The FTC’s recently released top frauds of 2022 have impersonation scams at #1 position, again. So, how can you and your friends, family, and neighbors spot and avoid these impersonation scams?

These scams are designed to be hard to spot: they often look like an email from your bank, logo and all. Or a call with the right caller ID. But logos are easily recreated, and technology makes phone numbers easy to fake. Here are some ways to know what’s real and what’s fake:

What did they ask you for?

Your bank has your account (and Social Security) number – it’ll not call or email you to get that information. Nobody legitimate will ever get in touch to demand access to your computer. No matter who they say they are, anyone who demands information or access like this is a scammer.

Did they tell you to pay?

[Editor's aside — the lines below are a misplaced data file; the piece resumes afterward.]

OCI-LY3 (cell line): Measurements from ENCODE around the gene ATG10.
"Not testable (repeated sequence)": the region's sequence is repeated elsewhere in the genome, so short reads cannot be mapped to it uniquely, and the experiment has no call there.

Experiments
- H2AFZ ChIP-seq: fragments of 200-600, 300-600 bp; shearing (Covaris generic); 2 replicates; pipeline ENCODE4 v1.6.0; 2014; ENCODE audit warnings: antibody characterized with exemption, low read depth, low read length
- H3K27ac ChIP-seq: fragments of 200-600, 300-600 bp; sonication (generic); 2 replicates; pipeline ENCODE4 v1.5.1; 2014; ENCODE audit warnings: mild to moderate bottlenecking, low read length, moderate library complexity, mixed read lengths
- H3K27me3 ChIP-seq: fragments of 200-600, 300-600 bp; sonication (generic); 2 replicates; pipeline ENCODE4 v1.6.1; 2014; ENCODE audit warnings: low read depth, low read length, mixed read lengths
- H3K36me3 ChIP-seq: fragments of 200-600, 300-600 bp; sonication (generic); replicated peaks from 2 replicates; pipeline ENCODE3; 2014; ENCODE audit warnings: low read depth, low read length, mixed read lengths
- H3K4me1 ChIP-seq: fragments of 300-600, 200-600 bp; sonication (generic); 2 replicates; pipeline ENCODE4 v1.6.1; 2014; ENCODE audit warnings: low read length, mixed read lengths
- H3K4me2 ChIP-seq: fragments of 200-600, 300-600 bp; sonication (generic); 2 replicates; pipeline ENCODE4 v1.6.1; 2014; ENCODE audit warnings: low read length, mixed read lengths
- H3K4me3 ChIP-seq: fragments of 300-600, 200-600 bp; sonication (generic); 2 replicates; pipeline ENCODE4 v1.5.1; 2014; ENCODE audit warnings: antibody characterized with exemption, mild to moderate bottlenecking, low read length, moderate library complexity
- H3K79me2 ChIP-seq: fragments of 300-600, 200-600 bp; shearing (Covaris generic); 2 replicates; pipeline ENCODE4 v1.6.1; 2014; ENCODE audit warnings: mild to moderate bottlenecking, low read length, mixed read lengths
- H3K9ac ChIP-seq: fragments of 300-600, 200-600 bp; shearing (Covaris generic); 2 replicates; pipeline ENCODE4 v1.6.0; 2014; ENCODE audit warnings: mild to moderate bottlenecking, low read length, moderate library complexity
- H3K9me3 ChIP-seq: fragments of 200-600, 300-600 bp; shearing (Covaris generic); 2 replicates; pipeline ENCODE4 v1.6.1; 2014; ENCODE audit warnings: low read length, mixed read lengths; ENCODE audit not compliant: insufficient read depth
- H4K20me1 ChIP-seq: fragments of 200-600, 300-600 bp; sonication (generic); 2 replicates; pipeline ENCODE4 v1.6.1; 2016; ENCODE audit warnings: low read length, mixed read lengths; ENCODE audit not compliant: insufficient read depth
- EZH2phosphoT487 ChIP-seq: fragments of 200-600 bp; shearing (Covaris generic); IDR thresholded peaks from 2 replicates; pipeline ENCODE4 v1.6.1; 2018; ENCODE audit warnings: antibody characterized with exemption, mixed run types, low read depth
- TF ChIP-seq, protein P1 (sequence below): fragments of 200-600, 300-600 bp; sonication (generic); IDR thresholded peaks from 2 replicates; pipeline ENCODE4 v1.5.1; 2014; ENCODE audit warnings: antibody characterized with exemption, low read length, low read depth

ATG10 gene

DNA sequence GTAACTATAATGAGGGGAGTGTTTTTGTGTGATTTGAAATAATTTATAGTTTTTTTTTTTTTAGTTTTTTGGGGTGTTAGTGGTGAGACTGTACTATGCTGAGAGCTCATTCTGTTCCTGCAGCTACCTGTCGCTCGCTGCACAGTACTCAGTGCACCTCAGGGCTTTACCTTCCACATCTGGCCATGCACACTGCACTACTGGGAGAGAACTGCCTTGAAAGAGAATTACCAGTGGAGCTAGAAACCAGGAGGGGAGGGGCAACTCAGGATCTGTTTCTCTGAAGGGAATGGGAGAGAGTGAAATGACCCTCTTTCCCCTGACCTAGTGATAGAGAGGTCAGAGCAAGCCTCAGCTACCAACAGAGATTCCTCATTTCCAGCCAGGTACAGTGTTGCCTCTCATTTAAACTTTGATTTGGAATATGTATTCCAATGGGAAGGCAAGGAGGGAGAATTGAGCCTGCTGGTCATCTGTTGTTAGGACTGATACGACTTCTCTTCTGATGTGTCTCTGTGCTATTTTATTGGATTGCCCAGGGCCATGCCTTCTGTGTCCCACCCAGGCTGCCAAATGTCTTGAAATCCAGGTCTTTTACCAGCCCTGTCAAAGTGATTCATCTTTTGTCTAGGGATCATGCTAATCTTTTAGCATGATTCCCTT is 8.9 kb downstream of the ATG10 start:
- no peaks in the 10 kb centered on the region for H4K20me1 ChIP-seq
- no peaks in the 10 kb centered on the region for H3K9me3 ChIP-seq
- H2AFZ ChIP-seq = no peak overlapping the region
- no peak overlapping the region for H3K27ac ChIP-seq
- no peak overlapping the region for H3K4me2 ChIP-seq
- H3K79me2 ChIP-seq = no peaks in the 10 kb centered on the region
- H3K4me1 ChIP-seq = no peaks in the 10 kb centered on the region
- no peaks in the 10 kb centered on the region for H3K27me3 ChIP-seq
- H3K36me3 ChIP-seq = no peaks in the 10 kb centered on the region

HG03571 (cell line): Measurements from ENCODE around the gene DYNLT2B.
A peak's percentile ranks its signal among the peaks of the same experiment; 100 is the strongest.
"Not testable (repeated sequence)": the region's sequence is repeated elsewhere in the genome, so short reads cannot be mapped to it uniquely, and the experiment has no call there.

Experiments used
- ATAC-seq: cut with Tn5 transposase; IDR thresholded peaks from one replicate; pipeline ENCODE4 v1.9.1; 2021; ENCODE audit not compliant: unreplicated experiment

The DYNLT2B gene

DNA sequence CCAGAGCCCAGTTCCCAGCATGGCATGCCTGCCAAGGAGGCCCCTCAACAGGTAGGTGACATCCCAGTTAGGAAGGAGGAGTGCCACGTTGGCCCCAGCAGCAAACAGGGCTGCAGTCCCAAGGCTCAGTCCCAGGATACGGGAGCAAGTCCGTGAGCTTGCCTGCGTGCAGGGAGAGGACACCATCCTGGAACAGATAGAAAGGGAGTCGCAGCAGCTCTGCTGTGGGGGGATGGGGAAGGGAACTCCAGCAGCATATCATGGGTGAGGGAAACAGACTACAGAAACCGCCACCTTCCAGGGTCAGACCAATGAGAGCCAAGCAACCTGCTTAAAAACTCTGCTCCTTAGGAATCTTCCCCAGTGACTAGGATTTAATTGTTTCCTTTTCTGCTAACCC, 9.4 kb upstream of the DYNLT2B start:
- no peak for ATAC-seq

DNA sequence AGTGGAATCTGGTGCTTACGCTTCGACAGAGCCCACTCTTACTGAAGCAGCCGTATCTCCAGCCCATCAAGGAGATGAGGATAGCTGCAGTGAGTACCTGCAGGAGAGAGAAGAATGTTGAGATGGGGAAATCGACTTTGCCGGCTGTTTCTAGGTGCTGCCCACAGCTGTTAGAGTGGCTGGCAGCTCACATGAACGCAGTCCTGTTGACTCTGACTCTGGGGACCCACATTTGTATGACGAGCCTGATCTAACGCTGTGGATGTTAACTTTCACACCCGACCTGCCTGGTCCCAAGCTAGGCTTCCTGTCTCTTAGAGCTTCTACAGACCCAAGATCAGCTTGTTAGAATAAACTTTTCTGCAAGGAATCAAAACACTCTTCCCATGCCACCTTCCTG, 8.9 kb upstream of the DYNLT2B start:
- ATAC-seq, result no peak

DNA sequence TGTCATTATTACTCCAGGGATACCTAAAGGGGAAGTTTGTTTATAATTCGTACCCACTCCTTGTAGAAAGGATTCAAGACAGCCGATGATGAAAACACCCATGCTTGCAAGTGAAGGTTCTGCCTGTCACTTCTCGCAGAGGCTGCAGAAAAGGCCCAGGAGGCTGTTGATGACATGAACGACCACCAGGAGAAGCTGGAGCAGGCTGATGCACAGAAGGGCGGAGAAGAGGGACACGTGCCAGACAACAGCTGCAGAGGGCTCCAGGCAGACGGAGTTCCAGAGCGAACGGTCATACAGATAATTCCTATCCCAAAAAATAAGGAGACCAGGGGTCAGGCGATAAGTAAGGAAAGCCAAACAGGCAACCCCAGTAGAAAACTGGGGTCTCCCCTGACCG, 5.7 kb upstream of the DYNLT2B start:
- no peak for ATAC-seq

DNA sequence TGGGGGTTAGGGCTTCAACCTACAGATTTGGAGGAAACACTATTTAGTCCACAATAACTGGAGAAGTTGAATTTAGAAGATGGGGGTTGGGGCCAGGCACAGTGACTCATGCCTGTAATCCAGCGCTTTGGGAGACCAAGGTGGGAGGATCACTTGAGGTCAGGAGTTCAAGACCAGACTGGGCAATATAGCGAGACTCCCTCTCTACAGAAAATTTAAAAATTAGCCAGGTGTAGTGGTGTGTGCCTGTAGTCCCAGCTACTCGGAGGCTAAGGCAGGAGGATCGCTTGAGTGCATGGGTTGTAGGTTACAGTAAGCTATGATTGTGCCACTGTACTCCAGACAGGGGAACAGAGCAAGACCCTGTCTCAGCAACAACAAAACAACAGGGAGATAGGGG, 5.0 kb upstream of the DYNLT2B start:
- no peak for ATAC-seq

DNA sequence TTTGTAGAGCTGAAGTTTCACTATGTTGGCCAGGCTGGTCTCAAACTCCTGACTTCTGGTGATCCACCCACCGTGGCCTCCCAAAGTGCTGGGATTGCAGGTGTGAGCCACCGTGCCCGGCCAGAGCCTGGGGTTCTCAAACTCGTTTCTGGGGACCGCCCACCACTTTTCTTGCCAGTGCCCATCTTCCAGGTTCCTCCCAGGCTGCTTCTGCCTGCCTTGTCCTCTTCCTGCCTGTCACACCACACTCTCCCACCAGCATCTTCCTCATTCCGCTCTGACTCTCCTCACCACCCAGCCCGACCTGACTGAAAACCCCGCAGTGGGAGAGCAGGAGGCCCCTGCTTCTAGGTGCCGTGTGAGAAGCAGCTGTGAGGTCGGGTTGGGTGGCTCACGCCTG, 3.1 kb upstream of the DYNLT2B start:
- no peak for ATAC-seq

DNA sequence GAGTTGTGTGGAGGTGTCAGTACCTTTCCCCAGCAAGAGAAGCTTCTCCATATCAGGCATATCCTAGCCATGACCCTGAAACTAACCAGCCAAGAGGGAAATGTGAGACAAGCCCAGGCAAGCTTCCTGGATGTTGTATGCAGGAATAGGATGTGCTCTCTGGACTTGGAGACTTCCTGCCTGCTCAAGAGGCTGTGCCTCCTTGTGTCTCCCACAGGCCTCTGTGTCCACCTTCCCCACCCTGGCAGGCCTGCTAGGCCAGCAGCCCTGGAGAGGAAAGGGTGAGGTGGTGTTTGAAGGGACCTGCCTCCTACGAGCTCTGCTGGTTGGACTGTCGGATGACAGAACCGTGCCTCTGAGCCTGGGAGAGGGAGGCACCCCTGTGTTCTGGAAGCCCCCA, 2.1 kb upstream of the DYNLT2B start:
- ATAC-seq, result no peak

The government doesn’t demand money by email, text, phone call, or message on social media. Honest businesses don’t, either. If someone does, you know it’s a scam.

How did they tell you to pay?

Nobody legitimate – really, nobody – will ever demand you pay with cryptocurrency, by wiring money through a company like MoneyGram or Western Union, or by putting money on a gift card. Who will? Scammers.

Did they threaten you?

Honest businesses won’t say you’ll be arrested, deported, or lose your license unless you pay. Neither will the government. If someone does, you know it’s a scammer.

Both research and experience say talking about scams is one of the best ways to avoid them. So, ask yourself these questions when you get that out-of-the-blue message. Tell someone about the scam you just spotted. And then tell the FTC: